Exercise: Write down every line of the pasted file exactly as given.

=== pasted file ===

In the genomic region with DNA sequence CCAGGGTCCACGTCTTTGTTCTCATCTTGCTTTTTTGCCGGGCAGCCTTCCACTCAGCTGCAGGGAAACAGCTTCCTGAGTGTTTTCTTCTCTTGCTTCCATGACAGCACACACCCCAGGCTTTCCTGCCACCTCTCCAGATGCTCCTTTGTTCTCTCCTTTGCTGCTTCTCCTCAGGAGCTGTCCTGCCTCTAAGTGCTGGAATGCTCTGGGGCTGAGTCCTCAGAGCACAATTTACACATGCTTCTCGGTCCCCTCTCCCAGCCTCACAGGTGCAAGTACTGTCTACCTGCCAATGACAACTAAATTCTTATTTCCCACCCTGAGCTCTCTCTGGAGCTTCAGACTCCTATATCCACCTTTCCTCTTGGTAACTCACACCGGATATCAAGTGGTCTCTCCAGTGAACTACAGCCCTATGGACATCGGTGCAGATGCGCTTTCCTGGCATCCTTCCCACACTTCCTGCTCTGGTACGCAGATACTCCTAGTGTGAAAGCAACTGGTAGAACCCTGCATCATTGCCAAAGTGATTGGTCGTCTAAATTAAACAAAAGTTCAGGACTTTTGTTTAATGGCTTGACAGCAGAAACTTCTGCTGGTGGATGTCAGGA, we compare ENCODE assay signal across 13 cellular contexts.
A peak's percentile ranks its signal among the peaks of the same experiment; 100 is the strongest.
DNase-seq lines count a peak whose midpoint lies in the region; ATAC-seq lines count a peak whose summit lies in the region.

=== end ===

In the genomic region with DNA sequence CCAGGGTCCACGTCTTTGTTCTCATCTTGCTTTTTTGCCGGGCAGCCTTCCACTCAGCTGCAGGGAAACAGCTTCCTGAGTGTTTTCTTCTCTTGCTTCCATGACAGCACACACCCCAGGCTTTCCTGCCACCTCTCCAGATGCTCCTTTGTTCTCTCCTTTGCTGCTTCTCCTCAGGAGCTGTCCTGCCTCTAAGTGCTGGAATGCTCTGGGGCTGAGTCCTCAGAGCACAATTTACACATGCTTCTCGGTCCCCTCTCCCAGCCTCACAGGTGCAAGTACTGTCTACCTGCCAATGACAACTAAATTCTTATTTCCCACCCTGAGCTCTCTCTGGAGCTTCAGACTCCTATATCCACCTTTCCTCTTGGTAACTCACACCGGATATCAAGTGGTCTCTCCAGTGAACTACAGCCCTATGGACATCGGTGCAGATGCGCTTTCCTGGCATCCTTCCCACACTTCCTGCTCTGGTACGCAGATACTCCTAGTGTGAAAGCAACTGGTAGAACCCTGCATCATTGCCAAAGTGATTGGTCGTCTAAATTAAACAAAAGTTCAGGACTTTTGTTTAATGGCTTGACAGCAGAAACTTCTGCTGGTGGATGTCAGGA, we compare ENCODE assay signal across 13 cellular contexts.
A peak's percentile ranks its signal among the peaks of the same experiment; 100 is the strongest.
DNase-seq lines count a peak whose midpoint lies in the region; ATAC-seq lines count a peak whose summit lies in the region.